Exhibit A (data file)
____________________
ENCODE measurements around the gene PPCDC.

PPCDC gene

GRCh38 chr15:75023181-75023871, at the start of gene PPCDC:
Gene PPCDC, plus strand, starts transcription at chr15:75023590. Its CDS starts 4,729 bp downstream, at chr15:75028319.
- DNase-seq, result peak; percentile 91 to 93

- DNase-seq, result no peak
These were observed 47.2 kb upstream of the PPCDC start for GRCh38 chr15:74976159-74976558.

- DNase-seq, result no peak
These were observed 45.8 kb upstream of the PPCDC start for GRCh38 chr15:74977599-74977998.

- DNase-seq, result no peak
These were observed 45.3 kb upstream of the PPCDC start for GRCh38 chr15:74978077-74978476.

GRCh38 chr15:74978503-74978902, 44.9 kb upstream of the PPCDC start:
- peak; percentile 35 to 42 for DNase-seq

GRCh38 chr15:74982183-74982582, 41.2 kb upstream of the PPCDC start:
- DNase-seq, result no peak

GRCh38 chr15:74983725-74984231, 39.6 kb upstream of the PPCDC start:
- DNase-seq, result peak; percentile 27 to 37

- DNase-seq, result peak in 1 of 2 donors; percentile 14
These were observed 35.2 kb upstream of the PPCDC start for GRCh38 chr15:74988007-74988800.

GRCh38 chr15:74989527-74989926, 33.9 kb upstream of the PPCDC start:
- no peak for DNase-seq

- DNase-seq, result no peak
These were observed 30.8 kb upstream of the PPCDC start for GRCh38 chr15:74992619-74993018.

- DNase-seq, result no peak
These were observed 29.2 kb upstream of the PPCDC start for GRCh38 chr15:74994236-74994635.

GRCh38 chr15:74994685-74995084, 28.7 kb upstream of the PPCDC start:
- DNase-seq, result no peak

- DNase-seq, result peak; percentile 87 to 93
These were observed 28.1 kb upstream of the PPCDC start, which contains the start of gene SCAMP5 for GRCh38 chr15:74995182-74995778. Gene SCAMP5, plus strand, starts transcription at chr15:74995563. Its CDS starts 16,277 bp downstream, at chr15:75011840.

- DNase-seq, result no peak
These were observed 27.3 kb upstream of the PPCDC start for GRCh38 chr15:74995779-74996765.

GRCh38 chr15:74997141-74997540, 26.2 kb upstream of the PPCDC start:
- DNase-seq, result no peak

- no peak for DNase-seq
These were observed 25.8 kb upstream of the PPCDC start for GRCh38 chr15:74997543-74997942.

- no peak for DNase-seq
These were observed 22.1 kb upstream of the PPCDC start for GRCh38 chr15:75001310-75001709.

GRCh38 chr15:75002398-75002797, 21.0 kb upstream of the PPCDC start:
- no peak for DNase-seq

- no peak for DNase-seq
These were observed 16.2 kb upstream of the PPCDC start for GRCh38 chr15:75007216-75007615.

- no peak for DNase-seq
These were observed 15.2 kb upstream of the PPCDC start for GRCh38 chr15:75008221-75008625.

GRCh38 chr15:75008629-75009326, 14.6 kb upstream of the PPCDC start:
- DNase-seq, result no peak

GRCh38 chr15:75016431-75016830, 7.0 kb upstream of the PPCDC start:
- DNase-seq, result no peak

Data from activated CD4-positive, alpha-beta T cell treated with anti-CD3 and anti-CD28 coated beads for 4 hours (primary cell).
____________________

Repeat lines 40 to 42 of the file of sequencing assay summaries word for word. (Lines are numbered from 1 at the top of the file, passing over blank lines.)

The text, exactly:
- no peak for DNase-seq
These were observed 16.2 kb upstream of the PPCDC start for GRCh38 chr15:75007216-75007615.

- no peak for DNase-seq